Center for New York City Affairs Names New Director, Kristin Morse 

The Center for New York City Affairs, an applied policy institute housed within The New School’s Milano School of International Affairs, Management, and Urban Policy, announced today that Kristin Morse has joined the Center as Director. Kristin brings a wealth of experience in policy research and development, having spent most of the last decade leading New York City’s Center for Economic Opportunity (CEO), the first publicly-supported urban municipal incubator of cutting edge anti-poverty initiatives.  Kristin brings a twenty-year commitment to education and poverty reduction to the Center, and will reinforce core Center strengths in these areas while helping it branch out into new areas, such as criminal justice reform and workforce development. 

“Kristin possesses a deep grasp of the Center’s policy agenda, and offered exciting ideas for tapping our faculty to extend the breadth and depth of Center research,” said Michelle DePass, Milano School Dean. “She is an innovative thinker, a skilled manager, and an effective fundraiser; her connections in city political, policy, and philanthropic circles will ensure the Center’s continued success on many levels. We are thrilled to gain someone of her caliber.”

At the CEO, a policy incubator created to develop and test innovative anti-poverty strategies, Kristin managed a $100 million budget and partnered with top policymakers on program implementation. Kristin has also served in leadership positions at the Urban Institute, Partnership for New York City, Citizen’s Housing and Planning Council, and the Coalition for the Homeless.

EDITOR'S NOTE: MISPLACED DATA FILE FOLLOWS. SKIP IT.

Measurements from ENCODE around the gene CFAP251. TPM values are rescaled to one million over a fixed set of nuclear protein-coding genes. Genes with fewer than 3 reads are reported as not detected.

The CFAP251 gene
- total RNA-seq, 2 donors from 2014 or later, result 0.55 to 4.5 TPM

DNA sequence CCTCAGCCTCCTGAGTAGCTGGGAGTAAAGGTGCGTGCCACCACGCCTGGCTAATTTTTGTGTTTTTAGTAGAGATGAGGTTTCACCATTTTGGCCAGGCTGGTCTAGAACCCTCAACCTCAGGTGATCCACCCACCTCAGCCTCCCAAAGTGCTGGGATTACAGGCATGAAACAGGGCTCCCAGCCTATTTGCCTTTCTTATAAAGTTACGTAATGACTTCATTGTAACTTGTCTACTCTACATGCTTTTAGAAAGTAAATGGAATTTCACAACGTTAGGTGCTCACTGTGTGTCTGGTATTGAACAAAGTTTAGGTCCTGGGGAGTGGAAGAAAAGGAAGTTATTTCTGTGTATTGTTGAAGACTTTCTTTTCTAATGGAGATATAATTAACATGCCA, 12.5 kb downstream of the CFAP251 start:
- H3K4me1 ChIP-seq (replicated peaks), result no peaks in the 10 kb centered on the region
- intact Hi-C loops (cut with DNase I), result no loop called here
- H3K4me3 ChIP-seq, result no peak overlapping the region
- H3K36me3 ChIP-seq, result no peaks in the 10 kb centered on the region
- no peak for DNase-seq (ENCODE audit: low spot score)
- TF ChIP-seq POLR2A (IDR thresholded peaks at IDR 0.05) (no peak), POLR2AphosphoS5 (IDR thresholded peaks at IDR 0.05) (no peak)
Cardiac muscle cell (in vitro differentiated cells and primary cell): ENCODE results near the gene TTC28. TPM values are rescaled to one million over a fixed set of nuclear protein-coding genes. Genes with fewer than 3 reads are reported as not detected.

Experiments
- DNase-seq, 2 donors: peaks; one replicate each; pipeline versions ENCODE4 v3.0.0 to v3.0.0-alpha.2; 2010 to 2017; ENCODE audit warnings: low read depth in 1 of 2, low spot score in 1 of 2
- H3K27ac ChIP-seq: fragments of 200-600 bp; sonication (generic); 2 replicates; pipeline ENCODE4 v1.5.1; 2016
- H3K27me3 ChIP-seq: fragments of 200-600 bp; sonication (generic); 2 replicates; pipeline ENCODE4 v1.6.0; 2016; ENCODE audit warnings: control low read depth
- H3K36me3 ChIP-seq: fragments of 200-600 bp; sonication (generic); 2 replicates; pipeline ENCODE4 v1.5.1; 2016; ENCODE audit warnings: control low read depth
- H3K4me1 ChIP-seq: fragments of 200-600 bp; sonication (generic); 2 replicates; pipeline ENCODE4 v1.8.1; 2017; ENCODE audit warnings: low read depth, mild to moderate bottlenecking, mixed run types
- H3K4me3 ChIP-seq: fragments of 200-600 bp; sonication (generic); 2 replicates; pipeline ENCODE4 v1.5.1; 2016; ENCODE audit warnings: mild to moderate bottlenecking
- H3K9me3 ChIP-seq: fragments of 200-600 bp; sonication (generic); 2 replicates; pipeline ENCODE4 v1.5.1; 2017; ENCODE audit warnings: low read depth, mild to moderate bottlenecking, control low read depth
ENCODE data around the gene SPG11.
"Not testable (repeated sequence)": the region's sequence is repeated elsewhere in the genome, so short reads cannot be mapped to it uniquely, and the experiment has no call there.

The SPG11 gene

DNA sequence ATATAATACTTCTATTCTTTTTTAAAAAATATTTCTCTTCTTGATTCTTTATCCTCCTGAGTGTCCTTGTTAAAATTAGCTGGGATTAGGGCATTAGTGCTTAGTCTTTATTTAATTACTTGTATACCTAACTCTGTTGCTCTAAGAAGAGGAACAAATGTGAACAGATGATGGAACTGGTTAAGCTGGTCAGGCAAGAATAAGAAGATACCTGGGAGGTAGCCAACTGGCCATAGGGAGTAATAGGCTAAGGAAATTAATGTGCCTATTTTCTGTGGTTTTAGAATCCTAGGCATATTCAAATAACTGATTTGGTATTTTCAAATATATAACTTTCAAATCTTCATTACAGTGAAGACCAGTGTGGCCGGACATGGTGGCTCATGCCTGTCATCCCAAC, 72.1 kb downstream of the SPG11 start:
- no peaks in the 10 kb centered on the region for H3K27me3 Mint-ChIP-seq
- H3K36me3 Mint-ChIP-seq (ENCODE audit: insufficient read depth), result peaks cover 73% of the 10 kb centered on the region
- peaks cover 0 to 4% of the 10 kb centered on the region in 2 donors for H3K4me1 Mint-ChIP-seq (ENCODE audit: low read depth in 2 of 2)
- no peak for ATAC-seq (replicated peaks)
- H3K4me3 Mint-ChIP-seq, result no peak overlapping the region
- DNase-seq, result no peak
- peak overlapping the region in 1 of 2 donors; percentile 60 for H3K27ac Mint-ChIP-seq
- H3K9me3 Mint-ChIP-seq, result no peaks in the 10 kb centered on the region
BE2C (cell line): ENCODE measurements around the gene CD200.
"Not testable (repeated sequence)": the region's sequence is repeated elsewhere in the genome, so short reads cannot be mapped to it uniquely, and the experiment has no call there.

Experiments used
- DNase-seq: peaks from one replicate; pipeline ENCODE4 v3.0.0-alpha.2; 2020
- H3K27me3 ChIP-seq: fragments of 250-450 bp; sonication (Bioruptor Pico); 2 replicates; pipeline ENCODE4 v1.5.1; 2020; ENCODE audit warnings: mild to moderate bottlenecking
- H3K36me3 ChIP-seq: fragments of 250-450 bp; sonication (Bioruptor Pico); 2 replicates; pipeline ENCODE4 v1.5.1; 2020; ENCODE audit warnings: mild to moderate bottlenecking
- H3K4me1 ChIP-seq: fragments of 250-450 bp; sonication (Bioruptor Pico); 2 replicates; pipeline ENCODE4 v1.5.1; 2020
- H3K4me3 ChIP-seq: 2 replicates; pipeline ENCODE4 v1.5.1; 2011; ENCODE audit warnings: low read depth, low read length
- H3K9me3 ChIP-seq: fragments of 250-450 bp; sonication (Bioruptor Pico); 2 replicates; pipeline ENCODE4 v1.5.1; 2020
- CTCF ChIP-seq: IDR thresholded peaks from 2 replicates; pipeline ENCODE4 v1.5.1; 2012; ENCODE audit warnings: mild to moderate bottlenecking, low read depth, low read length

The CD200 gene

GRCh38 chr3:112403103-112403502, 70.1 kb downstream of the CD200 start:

“Kristin is impressively fluent on the issues that are central to our mission,” said outgoing Interim Director Clara Hemphill, who will now resume leadership of the acclaimed Insideschools website.

An alumna of Milano’s Urban Policy graduate program, Kristin said she was excited to return. “The Center is New York's go-to place for ideas, policy analysis and engaging, important information. Whether helping parents choose a school for their child or improving the well-being of families in shelter, the Center makes a difference. I’m honored to support and expand its work.” 

It’s not surprising that many elementary school teachers struggle with the Common Core State Standards for math. Many early childhood teachers are actually frightened of math. They may doubt their own ability and have chosen a profession where they think it won’t matter.

Download the full report

In late 2012, New York City launched a massive reform to its juvenile justice system: Rather than sending kids who commit lower-level offenses to Upstate lockups plagued by histories of abuse and failure, the city opened its own network of small, secure residential facilities within the five boroughs and nearby suburbs.

In this ongoing project, we look at the success and challenges of the "Close to Home" reform: Is the program living up to its promise? Are New York City kids better off?

Read Our Most Recent Stories Here


Of the over 20,000 children in homeless shelters, nearly half are under 6 years old. We know from research how crucial the early years are to lifelong development. Yet families now stay an average of over 400 days in city shelters—an eternity for a small child.

The new Child Welfare Watch report describes the stresses that homelessness puts on families with young children, and explores the discontinuity between the large number of young children in the shelter system and the dearth of services available to them.  It reveals that currently the most common way for a family in a shelter to receive support for young children is to become known to child welfare authorities—a help that often goes hand-in-hand with the fear that children will be removed to foster care. 



Center in the news